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Last updated: October 7, 2019 • Lifestyle, Real Estate

Does Living Near a Cemetery Affect Home Value?

You might be tempted to go with the flow and give “Yes!” as an answer to this question. Location does have an impact on any property’s value and it’s very interesting to see how graveyards shape the real estate market. Cemeteries are like a magnet with two poles – some are attracted to them, others find them appalling.  

Some home buyers want to move away from the bustling city and homes around a graveyard usually provide the silence and the tranquillity they are after and are at the top of their list. Living next to a cemetery guarantees quiet neighbors (literally) and no noise complaints. Young people don’t mind living near a resting place, but the elderly, they don’t want to constantly be reminded of their next stop. So, how do houses near a cemetery behave from a real estate agent’s perspective?

Living near a cemetery: pros and cons

Hollywood Forever Cemetery board from corner street

Buying a house near a cemetery may have an adverse effect on the home selling process in the future. Although living near a cemetery doesn’t automatically affect the home’s price, it does have the potential to drive down home prices. This is largely based on people’s personal beliefs and superstitions. Many people consider it taboo to live near a graveyard. If prospective home buyers don’t like the idea of living near a cemetery, then it can make the home selling process much more difficult.

Living near a cemetery doesn’t really affect your home’s value, instead, it shrinks the market. What does this mean? Due to cultural reasons, Indians and Asians do not want to live near a cemetery and this translates into fewer buyers who would consider purchasing such a property. For example, Chinese people only visit cemeteries one time a year, during Qingming (Tomb-Sweeping Day) and believe that it negatively alters the feng-shui and attracts bad energies. Indians hold similar beliefs, too. Hinduism and Vaastu greatly influence their buying behavior. For example, when the Beaverton School District wanted to build a new elementary school across the road from Bethany Presbyterian Cemetery, Indian parents raised an eyebrow. For them, cemeteries are places that are best avoided. Muslims believe the same and fear Jinn or Ghoul.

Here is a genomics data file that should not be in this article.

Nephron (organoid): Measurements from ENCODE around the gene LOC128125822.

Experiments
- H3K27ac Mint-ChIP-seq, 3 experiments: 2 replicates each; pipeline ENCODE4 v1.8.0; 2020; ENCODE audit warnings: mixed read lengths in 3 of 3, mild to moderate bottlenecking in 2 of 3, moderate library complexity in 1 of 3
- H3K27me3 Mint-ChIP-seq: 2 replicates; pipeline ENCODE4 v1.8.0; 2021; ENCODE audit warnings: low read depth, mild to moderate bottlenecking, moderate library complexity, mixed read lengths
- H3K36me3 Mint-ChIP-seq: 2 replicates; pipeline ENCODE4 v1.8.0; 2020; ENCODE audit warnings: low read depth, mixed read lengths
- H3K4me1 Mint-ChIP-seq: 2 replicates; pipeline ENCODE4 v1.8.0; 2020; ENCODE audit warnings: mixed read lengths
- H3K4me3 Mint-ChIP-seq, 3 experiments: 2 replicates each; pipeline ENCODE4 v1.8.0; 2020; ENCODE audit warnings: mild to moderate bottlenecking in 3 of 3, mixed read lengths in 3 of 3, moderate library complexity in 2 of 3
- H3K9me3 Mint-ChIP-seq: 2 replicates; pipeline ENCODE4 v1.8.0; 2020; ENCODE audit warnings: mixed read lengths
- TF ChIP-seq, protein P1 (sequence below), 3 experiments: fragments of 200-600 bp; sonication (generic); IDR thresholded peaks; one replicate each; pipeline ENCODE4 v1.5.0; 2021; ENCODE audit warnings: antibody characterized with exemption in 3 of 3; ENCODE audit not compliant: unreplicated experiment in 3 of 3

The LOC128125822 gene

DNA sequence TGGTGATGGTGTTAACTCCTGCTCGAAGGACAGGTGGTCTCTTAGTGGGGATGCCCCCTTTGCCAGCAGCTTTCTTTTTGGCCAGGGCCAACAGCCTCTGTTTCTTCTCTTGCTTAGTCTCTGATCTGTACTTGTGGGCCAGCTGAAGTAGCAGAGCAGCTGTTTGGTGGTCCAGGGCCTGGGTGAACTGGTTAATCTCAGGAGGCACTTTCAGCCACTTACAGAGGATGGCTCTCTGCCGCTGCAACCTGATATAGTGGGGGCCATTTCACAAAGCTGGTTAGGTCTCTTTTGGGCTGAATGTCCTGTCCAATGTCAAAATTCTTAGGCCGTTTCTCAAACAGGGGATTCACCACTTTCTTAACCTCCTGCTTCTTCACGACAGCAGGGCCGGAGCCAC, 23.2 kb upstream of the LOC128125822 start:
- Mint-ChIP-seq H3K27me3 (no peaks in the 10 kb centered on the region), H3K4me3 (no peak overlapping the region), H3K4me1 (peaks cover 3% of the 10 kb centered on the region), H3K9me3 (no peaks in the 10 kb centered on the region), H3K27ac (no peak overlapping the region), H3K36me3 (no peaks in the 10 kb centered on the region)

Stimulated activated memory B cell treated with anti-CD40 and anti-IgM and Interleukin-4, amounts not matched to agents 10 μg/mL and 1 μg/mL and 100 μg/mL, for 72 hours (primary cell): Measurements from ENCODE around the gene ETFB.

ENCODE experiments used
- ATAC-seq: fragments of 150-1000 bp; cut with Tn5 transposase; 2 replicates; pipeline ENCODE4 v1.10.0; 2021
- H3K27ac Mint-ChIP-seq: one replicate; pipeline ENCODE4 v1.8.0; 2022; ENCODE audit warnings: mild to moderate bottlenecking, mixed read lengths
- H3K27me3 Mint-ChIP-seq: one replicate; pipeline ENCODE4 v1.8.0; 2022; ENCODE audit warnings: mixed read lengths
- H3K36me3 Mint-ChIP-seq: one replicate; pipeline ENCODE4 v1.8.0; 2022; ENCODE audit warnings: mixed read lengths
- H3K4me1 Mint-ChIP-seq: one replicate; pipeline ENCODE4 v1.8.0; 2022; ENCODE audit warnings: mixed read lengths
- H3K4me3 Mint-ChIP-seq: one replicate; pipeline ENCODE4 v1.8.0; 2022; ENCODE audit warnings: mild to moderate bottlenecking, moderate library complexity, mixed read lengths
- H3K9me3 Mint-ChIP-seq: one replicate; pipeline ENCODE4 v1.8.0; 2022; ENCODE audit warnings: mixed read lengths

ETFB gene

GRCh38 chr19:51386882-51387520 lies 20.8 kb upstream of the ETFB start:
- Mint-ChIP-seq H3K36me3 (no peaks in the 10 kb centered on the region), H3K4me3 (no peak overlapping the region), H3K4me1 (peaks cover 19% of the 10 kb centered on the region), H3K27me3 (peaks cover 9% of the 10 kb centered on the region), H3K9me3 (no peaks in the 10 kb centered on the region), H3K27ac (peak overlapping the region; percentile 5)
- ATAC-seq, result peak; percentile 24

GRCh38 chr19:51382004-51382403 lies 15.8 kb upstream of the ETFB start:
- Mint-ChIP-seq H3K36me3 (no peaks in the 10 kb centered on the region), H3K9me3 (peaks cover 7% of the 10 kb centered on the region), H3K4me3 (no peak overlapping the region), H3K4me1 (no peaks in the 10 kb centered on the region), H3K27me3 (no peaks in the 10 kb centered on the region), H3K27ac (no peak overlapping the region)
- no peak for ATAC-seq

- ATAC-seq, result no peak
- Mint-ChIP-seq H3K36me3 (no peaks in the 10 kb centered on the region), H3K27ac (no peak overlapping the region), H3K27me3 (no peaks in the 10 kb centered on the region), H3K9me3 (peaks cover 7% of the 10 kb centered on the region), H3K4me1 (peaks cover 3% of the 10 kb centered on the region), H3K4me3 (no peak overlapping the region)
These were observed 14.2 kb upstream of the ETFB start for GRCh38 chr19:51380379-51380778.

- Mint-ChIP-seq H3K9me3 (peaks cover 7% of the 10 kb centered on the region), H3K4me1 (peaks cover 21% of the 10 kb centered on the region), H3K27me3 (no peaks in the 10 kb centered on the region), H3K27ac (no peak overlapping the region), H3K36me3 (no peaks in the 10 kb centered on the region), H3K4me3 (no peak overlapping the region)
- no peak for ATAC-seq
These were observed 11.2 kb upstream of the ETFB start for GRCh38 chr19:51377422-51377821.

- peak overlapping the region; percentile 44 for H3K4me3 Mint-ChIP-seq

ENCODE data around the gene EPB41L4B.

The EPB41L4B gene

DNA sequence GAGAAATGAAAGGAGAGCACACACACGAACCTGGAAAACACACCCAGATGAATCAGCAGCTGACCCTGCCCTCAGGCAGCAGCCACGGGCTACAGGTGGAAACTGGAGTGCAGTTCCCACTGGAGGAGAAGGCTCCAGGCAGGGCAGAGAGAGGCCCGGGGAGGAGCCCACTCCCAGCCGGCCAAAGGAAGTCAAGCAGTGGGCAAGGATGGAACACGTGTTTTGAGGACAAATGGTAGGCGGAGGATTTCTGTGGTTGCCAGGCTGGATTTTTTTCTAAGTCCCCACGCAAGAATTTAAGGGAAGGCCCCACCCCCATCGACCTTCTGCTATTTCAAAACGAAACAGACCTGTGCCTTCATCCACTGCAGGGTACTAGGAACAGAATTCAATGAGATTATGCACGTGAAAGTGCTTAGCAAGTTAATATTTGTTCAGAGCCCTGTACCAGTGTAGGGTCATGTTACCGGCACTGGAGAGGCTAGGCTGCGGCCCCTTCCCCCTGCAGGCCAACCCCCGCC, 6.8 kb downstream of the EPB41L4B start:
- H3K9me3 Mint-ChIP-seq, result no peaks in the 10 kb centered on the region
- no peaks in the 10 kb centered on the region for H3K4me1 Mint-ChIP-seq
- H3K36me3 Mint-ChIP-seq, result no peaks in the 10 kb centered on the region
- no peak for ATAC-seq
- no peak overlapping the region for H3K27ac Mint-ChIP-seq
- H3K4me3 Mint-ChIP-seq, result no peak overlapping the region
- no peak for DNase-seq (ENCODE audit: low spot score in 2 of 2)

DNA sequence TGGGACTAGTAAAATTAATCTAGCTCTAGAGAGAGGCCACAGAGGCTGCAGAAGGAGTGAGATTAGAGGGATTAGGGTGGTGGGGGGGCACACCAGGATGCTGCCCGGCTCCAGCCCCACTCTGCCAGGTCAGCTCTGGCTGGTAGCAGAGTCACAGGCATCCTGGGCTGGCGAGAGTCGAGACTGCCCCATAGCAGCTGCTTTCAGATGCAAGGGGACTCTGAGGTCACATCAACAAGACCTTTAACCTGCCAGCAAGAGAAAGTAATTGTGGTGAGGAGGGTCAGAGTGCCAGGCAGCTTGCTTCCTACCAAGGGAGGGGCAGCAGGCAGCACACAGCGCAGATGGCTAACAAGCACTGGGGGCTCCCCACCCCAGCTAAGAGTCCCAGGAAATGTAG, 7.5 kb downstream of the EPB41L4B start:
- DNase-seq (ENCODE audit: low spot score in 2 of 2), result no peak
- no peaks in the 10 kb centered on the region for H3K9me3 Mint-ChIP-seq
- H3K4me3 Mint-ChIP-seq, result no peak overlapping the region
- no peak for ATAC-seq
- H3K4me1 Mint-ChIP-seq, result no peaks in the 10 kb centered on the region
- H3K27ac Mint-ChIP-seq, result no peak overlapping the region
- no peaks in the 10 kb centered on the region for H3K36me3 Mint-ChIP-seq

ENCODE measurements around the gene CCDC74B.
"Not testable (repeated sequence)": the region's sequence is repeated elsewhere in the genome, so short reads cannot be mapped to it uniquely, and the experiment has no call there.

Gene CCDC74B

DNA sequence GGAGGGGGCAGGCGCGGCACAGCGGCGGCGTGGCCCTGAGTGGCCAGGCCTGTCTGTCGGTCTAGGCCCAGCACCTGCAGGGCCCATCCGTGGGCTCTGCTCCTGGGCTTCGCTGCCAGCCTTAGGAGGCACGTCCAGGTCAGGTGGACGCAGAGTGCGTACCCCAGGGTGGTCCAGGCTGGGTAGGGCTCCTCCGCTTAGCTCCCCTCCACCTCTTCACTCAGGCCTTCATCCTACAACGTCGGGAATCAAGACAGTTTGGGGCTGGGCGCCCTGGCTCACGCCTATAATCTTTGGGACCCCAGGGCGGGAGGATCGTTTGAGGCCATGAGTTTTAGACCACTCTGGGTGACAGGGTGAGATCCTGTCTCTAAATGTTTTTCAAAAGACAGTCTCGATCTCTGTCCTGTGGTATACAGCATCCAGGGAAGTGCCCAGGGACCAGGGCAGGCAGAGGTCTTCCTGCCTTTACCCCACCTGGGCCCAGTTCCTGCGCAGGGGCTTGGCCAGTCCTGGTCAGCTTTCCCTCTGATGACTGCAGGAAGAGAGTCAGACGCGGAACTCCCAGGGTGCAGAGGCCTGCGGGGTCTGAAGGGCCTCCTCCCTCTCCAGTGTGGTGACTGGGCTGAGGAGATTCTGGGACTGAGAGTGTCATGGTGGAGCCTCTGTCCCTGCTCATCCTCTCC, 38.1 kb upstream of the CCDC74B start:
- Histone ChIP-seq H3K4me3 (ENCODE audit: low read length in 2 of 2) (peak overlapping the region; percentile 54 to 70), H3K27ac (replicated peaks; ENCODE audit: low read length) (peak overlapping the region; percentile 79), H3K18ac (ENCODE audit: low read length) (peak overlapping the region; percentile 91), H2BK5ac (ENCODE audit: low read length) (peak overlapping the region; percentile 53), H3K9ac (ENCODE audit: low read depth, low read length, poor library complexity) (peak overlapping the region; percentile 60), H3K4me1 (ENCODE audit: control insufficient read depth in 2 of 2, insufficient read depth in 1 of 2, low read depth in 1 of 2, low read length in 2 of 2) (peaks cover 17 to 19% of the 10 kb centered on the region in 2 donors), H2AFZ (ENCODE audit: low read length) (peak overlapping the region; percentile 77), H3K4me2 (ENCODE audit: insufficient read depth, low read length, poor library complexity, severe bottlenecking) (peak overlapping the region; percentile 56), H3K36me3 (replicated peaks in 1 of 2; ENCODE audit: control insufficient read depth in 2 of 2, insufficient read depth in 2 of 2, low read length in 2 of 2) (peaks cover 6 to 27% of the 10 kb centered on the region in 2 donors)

A house near a graveyard might stay longer on the market, waiting for a buyer – up to 48 days, according to Redfin. But it can also sell for a better price. There are not many statistics related to this, but a Redfin study from 2013 had revealed that homes near a cemetery are usually smaller but slightly pricier. After all, with so much greenery and trees, cemeteries are a pump of oxygen. And in some areas, it is safe to walk or do some physical activity, especially if you don’t have a home gym. In other regions, during the Toussaint day, graveyards turn into a celebration of the afterlife when thousands of candles are lit to light the path of the deceased and for a few hours, the scene is mesmerizing.

Another great thing about cemeteries is that the area is very unlikely to change in the future. Cemeteries are like a border or – to put it even better – a time trap. Here, things don’t change too fast and people who prefer stability and timeless values will not be disturbed by the idea of having a graveyard next door.